We hope you enjoy this selection of photos, reviews and other memorabilia from our show archive. If you want more information about any of our past shows, please feel free to get in touch.
Review by Jenni Balow
“GENTLEMEN” – That was the first word spoken in this play, incidentally, by a highly educated lecturer, when he welcomed the new intake of undergraduates to Cambridge in 1896. The group included four women.
It was a masterstroke by the exciting young playwright Jessica Swale, grabbing the attention and sparking indignation, at least from every woman in the audience.
Our frustration, and that of the four exceptionally bright and excited women students, who were ignored when they shot their hands into the air in answer to his incisive questions, grew into fury. Just imagine what that felt like, when it happened for real.
This insight into the early days of extending higher education to include women students, was an eye-opener and education in itself. And the Ilkley Playhouse is using this as an opportunity to raise funds for Malala Yousafzai’s worldwide appeal to extend universal learning for women.
Despite the best efforts of the women’s suffrage movement in the 19th century, the Cambridge Fellows, quite astonishingly, rigidly refused to grant degrees to women graduates until 1948, although the universities of London, and Oxford, were well ahead of them.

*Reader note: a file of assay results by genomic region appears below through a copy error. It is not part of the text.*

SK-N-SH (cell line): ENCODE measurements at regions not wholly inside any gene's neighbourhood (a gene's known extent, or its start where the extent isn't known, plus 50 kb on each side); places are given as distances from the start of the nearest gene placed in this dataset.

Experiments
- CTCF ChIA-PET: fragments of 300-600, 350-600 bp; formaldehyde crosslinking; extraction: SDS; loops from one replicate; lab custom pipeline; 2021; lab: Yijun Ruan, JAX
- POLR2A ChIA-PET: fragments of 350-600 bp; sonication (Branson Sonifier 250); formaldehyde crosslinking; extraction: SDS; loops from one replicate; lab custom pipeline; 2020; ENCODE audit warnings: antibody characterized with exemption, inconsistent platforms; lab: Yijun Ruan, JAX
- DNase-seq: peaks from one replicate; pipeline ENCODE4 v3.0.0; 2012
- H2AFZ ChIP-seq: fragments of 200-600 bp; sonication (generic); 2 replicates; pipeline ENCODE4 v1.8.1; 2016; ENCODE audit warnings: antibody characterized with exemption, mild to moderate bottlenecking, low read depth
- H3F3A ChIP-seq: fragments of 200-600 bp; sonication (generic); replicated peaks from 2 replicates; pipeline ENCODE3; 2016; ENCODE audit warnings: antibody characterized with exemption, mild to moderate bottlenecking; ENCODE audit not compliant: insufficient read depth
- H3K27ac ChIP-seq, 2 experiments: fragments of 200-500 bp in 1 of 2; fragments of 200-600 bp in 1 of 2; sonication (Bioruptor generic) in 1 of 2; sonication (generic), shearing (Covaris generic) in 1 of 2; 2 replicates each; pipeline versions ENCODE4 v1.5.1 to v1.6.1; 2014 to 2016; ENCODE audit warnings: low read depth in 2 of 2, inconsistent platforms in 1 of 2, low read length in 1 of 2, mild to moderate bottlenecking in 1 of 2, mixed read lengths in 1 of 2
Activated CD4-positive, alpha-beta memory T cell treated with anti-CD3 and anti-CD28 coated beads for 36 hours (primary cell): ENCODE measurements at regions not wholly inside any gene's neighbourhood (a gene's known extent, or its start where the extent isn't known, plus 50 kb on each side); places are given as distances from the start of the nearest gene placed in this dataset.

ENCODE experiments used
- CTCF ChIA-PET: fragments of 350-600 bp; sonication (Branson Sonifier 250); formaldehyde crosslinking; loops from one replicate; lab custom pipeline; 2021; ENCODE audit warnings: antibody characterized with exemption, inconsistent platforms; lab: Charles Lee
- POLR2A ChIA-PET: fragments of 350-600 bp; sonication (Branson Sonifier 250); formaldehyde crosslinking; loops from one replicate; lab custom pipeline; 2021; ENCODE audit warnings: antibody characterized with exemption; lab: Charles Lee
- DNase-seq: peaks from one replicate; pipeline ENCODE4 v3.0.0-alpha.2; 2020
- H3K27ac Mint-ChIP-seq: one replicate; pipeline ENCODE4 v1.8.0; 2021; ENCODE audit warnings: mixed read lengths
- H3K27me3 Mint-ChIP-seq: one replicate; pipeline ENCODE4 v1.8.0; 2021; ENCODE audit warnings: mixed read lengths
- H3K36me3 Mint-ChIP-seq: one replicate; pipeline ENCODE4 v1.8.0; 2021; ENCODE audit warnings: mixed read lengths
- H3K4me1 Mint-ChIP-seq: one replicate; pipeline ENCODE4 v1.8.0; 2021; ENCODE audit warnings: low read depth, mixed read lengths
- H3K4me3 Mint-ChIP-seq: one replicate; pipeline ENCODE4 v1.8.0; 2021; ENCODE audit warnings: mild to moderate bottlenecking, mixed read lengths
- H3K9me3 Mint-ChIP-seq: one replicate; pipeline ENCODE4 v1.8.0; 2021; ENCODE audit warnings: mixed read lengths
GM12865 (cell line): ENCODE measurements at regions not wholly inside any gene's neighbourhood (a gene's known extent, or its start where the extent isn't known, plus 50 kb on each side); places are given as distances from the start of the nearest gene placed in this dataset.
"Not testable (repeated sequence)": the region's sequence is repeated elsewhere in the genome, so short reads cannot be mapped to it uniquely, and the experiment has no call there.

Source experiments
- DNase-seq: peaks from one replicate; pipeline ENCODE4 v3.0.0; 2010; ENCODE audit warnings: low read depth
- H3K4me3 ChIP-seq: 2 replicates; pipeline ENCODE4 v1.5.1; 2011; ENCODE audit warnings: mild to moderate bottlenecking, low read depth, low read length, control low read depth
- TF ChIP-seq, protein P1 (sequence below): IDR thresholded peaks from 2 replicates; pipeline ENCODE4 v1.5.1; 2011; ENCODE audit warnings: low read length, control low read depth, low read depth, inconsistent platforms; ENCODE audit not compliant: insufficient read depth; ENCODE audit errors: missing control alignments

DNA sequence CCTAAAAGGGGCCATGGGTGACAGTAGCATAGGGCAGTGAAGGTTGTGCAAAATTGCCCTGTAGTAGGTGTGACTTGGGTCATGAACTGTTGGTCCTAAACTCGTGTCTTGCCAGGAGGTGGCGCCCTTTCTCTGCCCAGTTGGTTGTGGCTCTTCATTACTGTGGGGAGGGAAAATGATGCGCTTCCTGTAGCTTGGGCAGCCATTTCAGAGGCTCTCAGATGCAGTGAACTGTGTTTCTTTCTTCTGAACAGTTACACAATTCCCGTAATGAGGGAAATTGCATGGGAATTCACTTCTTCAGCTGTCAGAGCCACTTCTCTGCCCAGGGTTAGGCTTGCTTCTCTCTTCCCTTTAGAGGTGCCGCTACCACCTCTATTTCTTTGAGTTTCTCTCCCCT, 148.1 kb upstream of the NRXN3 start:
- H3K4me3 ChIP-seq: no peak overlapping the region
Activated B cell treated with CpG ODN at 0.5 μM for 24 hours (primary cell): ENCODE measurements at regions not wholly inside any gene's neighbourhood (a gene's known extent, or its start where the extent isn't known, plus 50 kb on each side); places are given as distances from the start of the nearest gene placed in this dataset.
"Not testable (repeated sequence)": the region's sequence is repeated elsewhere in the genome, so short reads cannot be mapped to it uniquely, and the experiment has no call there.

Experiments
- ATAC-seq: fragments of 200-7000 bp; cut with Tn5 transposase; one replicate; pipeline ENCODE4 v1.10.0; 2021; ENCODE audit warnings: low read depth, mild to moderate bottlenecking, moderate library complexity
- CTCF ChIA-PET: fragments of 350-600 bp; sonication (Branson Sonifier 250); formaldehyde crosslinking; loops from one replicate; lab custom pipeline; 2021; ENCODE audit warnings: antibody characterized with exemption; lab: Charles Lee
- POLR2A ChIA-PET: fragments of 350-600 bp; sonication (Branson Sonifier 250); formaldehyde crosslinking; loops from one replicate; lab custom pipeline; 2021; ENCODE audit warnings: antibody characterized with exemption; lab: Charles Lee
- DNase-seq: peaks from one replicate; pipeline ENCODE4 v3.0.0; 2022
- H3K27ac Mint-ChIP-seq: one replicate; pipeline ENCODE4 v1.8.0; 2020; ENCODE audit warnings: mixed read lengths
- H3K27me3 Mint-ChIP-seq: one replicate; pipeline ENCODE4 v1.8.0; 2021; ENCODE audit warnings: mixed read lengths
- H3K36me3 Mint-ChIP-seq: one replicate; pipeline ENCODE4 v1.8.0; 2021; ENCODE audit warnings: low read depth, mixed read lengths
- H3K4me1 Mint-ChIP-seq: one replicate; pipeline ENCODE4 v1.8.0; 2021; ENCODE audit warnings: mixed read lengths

This superbly written play is directed by Yvette Huddleston, and Blue Stockings is Ilkley’s 21st production at the Minack. On the opening night, those words needed greater projection towards all those sitting at the top of cliff – we wanted to hear every one of them.
The story follows the experiences of four ‘Girton Girls’, Tess, a very bright outspoken would-be astronomer, expressively played by Livy Potter, the worldly wise doctor in the making, Carolyn, acted with sophistication by Nikki Ford, the convincing Jenny Button as the original thinker Maeve, and Felicity Woodhouse as Celia, with another brilliant mind.
Ilkley’s president Dick Hebbert is the formidable real-life psychiatrist, Dr Henry Maudsley, who asserts “that a woman who uses energy exercising her brain, does so at the expense of her vital organs”. Ha.Ha.
The boys from nearby Trinity and King’s are frightfully correct, when they are not frightfully drunk, and are curious about “the petticoats” at Girton College.
The admiring Ralph (Matt Paul) steps up to divert Tess from her studies, closely watched by the dependable Will (Jonathan Kennedy) and Edwards (Eoin Howe), Holmes (Sam Button) and the misogynist Lloyd (Rob Paul).
The heroes are the supportive Mr Banks (Damien O’Keeffe), a lecturer who will put his Fellowship on the line if he continues to teach at Girton, Miss Blake (Louise Button) who assures her students that “you are not most women . . . read everything, learn everything”, and the college head Mrs Welsh (Geraldine Woodhouse).
Several actors double-up, and include Julia O’Keeffe and her knitting, as the chaperone, Andy Price as Billy, the brother of Maeve, who will take her home to look after the family when their mother dies, cutting short her academic future, and Lisa Debney as the maid, Minnie.
The set design by Robin Green is studious, with bookcases lining the stage, very suitable costumes by Sacha Denney-Rodwell and team, and sound and lighting by Richard Speight and company.